Stock investors haven't been too happy about Dallas-based Energy Transfer Partners' plan to fold itself into its Newtown Square-based Sunoco Logistics Partners LP affiliate, which my colleague Andrew Maykuth wrote about here.
But some bond investors, at least, are relieved. The combined companies could save $900 million a year by paying investors less after the reorganization, calculates Philip C. Adams CFA, analyst for Gimme Credit LLC in New York.
First, the stocks:
-- As of this morning, while energy stocks have mostly traded up, shares of ETP, the $34 billion pipelines-and-propane giant, are down 12% since the Nov. 21 announcement.
-- Shares of Sunoco Logistics, the $10.5 billion, Newtown Square-based pipelines-and-terminals operator, are off 11%.
-- Shares of Sunoco LP, their $17 billion gas station, minimarket and fuel distribution affiliate, which will be 47% owned by the combined ETP-SNL, are down 9%.
But the financial rationale is "compelling, at least from a bondholder's viewpoint,"Adams wrote: As a "growth Master Limited Partnership" (MLP), ETP enjoyed favorable tax treatment in exchange for pumping out regular cash payments to shareholders. But that benefit dried up with energy prices and revenue growth, Adams points out.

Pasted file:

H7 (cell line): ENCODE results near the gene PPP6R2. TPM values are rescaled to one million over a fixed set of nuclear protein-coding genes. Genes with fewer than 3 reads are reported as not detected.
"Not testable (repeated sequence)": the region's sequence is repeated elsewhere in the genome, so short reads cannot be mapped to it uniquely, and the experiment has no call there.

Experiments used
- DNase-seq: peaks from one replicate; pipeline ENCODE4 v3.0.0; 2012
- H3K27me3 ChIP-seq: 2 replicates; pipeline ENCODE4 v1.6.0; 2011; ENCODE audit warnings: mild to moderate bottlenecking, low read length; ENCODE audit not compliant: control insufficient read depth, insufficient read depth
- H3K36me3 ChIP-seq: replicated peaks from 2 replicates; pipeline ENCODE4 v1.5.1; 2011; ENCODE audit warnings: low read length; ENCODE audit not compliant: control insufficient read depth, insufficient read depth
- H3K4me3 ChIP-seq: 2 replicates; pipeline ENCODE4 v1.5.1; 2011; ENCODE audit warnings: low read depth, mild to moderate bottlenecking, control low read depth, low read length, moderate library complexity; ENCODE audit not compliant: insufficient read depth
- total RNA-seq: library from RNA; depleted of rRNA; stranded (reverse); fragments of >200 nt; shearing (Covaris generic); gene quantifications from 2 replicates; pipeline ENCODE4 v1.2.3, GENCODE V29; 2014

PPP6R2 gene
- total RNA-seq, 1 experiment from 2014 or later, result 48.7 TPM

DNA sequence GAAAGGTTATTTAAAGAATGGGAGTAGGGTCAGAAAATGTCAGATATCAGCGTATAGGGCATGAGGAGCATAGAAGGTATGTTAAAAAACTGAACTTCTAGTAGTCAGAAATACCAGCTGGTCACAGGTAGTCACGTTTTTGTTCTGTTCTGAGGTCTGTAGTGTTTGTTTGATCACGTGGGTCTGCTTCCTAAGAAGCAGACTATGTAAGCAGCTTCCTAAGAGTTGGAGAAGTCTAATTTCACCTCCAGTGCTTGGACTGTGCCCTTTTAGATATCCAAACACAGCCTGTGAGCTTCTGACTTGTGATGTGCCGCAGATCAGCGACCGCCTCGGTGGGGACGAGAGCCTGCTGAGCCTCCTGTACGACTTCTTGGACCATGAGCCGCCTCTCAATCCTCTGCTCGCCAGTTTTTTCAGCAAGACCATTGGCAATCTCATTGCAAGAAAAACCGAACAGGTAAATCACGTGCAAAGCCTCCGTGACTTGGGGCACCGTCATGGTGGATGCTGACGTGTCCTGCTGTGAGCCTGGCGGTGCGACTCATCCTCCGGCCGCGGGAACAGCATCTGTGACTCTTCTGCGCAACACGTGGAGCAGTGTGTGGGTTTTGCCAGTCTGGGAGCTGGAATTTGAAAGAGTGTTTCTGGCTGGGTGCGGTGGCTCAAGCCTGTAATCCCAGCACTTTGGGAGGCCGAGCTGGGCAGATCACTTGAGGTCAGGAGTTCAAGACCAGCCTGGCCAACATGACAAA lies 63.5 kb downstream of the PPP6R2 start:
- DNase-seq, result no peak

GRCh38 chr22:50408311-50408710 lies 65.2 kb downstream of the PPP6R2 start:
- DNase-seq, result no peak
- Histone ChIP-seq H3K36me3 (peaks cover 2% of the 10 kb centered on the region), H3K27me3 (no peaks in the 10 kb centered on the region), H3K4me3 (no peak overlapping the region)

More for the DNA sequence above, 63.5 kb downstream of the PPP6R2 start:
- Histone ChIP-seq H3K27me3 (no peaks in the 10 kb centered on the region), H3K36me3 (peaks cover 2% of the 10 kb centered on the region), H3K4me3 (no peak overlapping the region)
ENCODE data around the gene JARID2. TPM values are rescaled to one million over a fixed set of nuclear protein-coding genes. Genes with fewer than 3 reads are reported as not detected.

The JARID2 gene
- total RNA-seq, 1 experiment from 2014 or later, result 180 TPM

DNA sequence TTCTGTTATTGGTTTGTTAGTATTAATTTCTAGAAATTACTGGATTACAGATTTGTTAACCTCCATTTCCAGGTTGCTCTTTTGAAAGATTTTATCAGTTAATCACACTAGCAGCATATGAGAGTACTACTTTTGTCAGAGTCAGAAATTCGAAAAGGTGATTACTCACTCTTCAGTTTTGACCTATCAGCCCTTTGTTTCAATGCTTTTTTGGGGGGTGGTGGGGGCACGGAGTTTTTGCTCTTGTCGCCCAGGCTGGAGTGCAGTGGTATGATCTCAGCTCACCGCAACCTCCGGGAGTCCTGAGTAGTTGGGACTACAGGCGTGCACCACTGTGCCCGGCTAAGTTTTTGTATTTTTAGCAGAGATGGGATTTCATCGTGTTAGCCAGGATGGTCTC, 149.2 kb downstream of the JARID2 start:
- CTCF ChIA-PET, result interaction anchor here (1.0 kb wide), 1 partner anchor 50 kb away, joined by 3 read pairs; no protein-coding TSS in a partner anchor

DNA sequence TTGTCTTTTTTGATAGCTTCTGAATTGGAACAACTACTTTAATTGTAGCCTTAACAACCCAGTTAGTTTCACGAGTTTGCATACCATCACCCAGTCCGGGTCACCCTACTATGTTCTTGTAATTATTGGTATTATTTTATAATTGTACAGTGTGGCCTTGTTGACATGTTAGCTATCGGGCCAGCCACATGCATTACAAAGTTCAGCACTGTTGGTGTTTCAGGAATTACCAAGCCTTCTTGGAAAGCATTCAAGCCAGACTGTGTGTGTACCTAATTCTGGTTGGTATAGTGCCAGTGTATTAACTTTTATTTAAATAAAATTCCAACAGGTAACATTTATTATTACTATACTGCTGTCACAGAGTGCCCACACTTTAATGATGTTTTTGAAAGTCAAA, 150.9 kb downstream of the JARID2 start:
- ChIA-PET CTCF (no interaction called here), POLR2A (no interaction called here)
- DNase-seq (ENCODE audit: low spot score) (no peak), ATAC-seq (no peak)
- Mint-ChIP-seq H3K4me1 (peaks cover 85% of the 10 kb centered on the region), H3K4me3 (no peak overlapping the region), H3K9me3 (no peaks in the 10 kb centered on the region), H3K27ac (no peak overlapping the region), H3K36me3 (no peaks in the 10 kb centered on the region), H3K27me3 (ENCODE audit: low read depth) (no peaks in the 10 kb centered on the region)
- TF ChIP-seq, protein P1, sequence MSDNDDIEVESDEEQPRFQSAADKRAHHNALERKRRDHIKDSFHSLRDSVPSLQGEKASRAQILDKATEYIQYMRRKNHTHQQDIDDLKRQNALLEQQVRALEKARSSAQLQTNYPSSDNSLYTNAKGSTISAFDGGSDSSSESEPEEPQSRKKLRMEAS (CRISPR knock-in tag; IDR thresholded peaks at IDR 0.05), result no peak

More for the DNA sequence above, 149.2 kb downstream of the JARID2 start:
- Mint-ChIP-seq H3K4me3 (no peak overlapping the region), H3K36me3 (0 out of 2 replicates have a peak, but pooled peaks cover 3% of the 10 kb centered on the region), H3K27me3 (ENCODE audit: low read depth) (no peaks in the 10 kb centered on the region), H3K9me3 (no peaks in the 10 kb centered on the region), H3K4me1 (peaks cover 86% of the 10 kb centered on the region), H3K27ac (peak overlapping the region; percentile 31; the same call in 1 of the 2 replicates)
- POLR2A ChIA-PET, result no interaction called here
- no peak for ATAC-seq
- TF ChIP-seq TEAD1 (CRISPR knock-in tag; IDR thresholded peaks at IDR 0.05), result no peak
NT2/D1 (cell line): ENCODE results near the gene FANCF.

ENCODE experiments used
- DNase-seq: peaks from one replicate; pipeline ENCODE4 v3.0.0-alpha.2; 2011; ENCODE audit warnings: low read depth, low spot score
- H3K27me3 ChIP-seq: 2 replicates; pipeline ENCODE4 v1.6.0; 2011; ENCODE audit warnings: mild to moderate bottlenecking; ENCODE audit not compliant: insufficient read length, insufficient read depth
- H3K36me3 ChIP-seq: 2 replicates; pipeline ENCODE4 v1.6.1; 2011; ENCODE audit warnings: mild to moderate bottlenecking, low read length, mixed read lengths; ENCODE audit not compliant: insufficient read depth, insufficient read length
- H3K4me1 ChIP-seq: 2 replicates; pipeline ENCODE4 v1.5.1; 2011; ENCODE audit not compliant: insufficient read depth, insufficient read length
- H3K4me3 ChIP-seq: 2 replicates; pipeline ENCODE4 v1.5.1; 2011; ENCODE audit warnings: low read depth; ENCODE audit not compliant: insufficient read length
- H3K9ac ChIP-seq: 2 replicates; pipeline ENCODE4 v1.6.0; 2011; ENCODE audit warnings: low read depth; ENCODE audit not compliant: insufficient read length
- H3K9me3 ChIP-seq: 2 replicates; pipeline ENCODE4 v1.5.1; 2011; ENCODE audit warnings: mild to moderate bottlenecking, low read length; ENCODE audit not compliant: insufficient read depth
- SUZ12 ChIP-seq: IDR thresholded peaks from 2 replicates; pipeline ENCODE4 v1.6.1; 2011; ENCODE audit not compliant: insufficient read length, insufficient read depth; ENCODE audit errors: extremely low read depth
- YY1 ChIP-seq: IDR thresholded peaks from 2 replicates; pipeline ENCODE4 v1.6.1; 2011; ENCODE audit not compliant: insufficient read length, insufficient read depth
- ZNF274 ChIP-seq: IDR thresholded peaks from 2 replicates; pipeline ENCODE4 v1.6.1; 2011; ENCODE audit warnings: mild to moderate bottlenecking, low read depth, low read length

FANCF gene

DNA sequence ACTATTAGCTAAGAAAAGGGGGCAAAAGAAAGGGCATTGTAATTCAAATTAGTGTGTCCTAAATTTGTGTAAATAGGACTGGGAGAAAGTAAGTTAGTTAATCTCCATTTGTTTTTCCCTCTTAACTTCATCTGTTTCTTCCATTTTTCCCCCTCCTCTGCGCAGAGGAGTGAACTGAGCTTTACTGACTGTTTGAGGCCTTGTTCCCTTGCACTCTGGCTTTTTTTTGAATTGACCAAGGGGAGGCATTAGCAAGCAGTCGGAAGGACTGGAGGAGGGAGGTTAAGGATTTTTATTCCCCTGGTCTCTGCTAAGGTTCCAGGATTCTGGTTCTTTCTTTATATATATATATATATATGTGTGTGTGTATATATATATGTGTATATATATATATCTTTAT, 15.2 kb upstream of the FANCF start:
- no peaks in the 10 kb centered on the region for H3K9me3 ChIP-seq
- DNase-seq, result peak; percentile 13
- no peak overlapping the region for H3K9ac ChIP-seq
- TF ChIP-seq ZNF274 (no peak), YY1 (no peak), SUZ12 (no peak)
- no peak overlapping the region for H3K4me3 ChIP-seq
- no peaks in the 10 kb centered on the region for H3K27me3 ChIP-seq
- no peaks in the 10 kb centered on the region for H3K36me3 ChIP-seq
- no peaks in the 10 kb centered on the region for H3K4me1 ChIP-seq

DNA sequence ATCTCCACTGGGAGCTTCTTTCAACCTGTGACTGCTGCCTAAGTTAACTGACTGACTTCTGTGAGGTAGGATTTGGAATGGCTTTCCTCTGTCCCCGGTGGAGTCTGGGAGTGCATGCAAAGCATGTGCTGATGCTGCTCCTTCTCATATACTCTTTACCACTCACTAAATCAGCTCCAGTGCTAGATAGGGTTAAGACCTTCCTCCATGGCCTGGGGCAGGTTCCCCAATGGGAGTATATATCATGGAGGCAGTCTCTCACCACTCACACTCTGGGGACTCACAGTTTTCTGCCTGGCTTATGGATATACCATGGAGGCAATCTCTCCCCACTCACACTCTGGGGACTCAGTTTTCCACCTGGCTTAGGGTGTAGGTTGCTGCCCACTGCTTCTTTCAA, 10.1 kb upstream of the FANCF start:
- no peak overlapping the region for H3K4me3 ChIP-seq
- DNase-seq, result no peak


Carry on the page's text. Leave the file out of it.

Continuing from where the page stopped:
So: Folding ETP into Sunoco Logistics has the effect of "reduc(ing) the total cash distribution" requirement, enabling the group to shore up its cash position, reduce its borrowing costs, and "conserve nearly $900 million annually" by not paying it directly to investors, Adams calculated, noting the companies haven't posted their own estimate.
ETP says the combined company will be wealthier and will eventually grow profits, enriching future shareholders.
The major ratings agencies have so far taken a cautious view of the deal, warning of possible downgrades. But Adams expects the combination will "be good for bondholders," since, with more cash at the company, they are more likely to get paid.
ETP also says it's likely to boost sales and cut costs by combining the two organizations. The merged companies, under Energy Transfer Partners' name and based in Texas, are to be run by ETP boss Kelcy Warren and his team.